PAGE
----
So where are we now in determining the utility and feasibility of echocardiographic screening for RHD? Godown and colleagues have provided useful evidence that HAND may be a cheaper and potentially more accessible adjunct to traditional portable echocardiography for RHD screening. Nonetheless, a number of issues and questions still remain to be tackled before it can be said that the case for handheld-based echocardiographic screening for RHD specifically, and echocardiographic screening for RHD more generally, can be advocated.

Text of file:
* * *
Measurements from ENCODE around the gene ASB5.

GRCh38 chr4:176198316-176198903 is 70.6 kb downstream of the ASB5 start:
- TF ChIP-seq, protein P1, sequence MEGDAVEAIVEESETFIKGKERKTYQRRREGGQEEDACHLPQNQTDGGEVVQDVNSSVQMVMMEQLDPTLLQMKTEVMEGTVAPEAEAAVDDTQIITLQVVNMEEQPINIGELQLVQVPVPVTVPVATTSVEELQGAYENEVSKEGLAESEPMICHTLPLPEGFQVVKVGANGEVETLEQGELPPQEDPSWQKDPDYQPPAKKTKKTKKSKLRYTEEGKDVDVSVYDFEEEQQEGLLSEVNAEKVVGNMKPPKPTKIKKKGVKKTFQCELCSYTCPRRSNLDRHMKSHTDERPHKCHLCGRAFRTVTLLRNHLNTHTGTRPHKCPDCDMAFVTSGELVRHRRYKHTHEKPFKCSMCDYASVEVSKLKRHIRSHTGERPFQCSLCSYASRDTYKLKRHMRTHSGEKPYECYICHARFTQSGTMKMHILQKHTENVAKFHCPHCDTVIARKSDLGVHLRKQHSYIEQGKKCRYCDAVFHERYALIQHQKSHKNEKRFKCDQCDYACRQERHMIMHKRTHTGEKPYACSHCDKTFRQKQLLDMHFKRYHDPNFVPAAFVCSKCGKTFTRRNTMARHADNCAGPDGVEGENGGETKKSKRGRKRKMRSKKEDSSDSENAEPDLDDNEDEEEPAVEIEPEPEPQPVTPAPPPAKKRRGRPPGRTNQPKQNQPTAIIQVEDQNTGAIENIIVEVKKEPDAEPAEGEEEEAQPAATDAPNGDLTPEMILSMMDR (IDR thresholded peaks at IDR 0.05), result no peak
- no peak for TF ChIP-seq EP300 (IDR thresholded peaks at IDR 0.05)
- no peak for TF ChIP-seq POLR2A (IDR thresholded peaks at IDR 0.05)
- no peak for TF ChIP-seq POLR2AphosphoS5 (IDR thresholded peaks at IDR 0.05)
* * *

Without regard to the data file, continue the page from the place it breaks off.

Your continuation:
In the Godown study, while HAND identified 44 out of 45 cases of Definite RHD it missed almost one third of cases of Borderline RHD. Whilst evidence regarding the clinical significance of Borderline RHD remains unclear, recent studies would suggest such findings on screening echocardiography cannot be ignored (27). If Borderline RHD does indeed represent the earliest stages of RHD then it would be difficult to support a technology that failed to identify 30% of individuals who might potentially have benefited from follow-up and secondary antibiotic prophylaxis. The particular inability of HAND to perform continuous-wave Doppler is likely to have contributed to its relatively poor detection of mitral stenosis (MS) (sensitivity 60%). Whilst MS was rare in this paediatric sample, HAND’s suboptimal sensitivity for MS should nonetheless caution extending the findings of this study to other populations where screening, particularly in pregnant women, might be considered. In this scenario, a similar under-detection of MS, a treatable condition with significant implications to both mother and child, could have major implications. The combined specificity of HAND for Definite or Borderline RHD was 87% indicating an ongoing need for STAND to confirm diagnoses. Given that the appeal of HAND is its affordability, then the fact that many individuals may need to be retested with STAND to avoid unnecessary treatment would tend to negate any initial cost savings through the use of this potentially more affordable technology.